Rock n' Roll Doggie
Join Date: Jan 2001
Location: s p o r a t i c
Local Time: 02:13 PM
Originally posted by U2@NYC
Your statement arguing that 60% of priests are homosexual is pretty disrespectful to the people that chose the priest vocation because they truly believe in it. That number cannot be proved in any way as you would need to interrogate every priest and basically have them break their vows. I have good friends that are priests who truly believe in abstinence because they sense their duty to God goes beyond sexual inclination.
Indirectly, one could derive from your statement that 60% of the priests "felt they were homosexual, so they decided to become priests".
So, and even if your religion is "chocolate", please try not to disrespect those who, like me, still admire many of those who chose to be priests.
NO NO NO - There has a been a misunderstanding. I had read the same article earlier in the day and did not read what was posted on this front page. IT IS NOT THE COMPLETE ARTICLE!!!!!
Here is the text of the article directly from the New York Times:
Vatican to Check U.S. Seminaries on Gay Presence
By LAURIE GOODSTEIN
Published: September 15, 2005
Investigators appointed by the Vatican have been instructed to review each of the 229 Roman Catholic seminaries in the United States for "evidence of homosexuality" and for faculty members who dissent from church teaching, according to a document prepared to guide the process.
The Vatican document, given to The New York Times yesterday by a priest, surfaces as Catholics await a Vatican ruling on whether homosexuals should be barred from the priesthood.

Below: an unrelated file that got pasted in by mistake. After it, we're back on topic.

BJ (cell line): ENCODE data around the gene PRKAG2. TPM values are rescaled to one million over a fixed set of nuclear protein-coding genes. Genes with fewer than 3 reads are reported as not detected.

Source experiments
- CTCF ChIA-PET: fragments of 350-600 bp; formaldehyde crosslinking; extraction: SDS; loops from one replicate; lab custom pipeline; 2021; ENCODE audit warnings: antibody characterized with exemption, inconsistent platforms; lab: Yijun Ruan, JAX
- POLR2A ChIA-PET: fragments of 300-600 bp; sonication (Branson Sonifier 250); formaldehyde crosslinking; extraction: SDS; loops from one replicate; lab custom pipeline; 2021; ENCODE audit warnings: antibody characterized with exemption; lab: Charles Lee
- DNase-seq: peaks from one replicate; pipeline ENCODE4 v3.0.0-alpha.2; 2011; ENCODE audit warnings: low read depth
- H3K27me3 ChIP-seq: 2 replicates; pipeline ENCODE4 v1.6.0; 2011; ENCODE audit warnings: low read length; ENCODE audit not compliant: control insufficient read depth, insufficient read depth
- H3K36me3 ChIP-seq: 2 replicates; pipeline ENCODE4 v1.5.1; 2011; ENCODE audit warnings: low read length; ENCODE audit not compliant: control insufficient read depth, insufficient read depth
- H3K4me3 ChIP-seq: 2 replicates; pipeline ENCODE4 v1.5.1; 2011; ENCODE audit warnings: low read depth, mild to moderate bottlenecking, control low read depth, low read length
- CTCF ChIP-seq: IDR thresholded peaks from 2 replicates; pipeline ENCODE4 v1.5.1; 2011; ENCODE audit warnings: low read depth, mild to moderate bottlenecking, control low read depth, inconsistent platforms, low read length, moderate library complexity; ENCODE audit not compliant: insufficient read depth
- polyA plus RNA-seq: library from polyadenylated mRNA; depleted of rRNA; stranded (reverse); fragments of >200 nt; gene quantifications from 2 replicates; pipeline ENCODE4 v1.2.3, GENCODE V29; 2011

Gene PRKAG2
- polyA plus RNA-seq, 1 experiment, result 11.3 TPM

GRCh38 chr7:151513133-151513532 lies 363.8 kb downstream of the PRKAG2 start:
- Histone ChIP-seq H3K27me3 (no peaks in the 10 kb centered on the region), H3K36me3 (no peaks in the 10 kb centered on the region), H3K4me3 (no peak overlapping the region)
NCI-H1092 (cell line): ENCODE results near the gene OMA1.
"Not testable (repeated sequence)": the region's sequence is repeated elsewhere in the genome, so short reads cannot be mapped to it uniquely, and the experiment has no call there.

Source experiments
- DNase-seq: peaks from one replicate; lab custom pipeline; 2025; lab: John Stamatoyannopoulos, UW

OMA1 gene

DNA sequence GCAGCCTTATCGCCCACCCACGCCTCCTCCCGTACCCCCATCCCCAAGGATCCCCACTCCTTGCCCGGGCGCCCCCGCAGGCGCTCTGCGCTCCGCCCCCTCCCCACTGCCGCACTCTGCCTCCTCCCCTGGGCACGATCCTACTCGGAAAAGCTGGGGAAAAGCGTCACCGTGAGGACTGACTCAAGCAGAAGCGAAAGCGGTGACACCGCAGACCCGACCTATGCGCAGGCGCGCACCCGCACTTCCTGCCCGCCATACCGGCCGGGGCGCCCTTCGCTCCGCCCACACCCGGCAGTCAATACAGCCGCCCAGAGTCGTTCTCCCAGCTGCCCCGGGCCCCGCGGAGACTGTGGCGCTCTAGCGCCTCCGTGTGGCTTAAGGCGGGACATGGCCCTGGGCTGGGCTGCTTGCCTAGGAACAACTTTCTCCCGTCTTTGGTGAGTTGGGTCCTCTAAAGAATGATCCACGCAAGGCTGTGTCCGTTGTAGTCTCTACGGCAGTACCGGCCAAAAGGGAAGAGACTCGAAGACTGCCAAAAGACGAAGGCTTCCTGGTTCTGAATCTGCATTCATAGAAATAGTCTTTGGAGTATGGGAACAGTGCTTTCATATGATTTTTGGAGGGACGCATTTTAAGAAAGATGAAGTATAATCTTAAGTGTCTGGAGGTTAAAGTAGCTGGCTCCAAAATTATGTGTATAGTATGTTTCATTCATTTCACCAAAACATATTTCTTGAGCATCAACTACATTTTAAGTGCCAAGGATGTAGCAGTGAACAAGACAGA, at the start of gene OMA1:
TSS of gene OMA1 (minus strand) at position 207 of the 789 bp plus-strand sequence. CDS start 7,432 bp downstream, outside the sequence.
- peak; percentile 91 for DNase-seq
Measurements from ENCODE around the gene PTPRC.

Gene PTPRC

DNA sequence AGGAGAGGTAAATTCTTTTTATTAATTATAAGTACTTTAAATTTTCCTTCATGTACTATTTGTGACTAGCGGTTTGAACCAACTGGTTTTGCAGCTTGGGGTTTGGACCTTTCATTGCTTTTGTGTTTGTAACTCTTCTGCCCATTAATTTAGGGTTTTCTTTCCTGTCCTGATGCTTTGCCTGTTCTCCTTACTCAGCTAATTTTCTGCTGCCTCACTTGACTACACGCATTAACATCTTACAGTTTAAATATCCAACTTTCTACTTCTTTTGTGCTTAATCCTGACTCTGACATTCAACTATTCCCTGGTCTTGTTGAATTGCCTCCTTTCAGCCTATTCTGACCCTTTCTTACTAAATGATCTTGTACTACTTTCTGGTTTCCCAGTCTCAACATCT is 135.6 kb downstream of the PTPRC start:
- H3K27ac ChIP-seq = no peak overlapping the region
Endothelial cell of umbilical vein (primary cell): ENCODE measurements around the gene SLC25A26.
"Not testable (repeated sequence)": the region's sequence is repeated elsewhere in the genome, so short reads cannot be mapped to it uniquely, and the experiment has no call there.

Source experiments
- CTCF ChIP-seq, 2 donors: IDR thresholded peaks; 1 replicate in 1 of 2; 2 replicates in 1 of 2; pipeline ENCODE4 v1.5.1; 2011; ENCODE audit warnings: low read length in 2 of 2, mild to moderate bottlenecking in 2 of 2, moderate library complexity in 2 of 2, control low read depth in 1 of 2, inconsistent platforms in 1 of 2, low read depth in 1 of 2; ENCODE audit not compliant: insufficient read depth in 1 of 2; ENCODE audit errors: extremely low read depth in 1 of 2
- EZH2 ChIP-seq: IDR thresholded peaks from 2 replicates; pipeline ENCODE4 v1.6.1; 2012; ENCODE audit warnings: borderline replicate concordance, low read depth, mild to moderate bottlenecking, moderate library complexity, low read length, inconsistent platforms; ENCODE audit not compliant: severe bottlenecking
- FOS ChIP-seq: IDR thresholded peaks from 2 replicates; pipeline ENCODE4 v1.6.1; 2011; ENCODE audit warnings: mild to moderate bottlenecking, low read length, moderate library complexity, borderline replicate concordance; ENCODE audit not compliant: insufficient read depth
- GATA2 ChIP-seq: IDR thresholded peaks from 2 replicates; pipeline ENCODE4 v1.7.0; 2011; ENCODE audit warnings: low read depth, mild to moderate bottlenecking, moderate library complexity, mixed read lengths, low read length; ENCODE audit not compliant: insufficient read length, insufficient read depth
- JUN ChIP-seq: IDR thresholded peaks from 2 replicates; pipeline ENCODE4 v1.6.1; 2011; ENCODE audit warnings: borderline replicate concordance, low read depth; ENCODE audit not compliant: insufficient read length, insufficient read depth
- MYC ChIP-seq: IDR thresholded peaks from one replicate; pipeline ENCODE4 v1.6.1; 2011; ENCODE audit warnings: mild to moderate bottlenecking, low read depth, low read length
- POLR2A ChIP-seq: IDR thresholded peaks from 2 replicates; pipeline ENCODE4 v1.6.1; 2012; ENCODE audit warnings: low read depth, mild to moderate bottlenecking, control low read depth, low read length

Forum: Gay Rights
In a possible indication of the ruling's contents, the American archbishop who is supervising the seminary review said last week that "anyone who has engaged in homosexual activity or has strong homosexual inclinations," should not be admitted to a seminary.
Edwin O'Brien, archbishop for the United States military, told The National Catholic Register that the restriction should apply even to those who have not been sexually active for a decade or more.
American seminaries are under Vatican review as a result of the sexual abuse scandal that swept the priesthood in 2002. Church officials in the United States and Rome agreed that they wanted to take a closer look at how seminary candidates were screened for admission, and whether they were being prepared for lives of chastity and celibacy.
The issue of gay seminarians and priests has been in the spotlight because a study commissioned by the church found last year that about 80 percent of the young people victimized by priests were boys.
Experts in human sexuality have cautioned that homosexuality and attraction to children are different, and that a disproportionate percentage of boys may have been abused because priests were more likely to have access to male targets - like altar boys or junior seminarians - than to girls.
But some church officials in the United States and in Rome, including some bishops and many conservatives, attributed the abuse to gay priests and called for an overhaul of the seminaries. Expectation for such a move rose this year with the election of Pope Benedict XVI, who has spoken of the need to "purify" the church.
It is unknown how many Catholic priests are gay. Estimates range widely, from 10 percent to 60 percent.
The catechism of the Catholic Church says people with "deep-seated" homosexual tendencies must live in chastity because "homosexual acts are intrinsically disordered."
The Rev. Donald B. Cozzens, a former seminary rector who set off a controversy five years ago when he published a book asserting that "the priesthood is or is becoming a gay profession," said in an interview yesterday that many in the church had come to accept his observation.
But he said he was concerned that the seminary review would lead the church to ask celibate faculty members and seminarians to withdraw.
"That would be a major mistake from my perspective," said Father Cozzens, who teaches in the religious studies department at John Carroll University in Cleveland. "First, I think it's unfair if not unjust for committed gay seminarians and faculty who are leading chaste lives. And secondly, I don't know how you can really enforce that."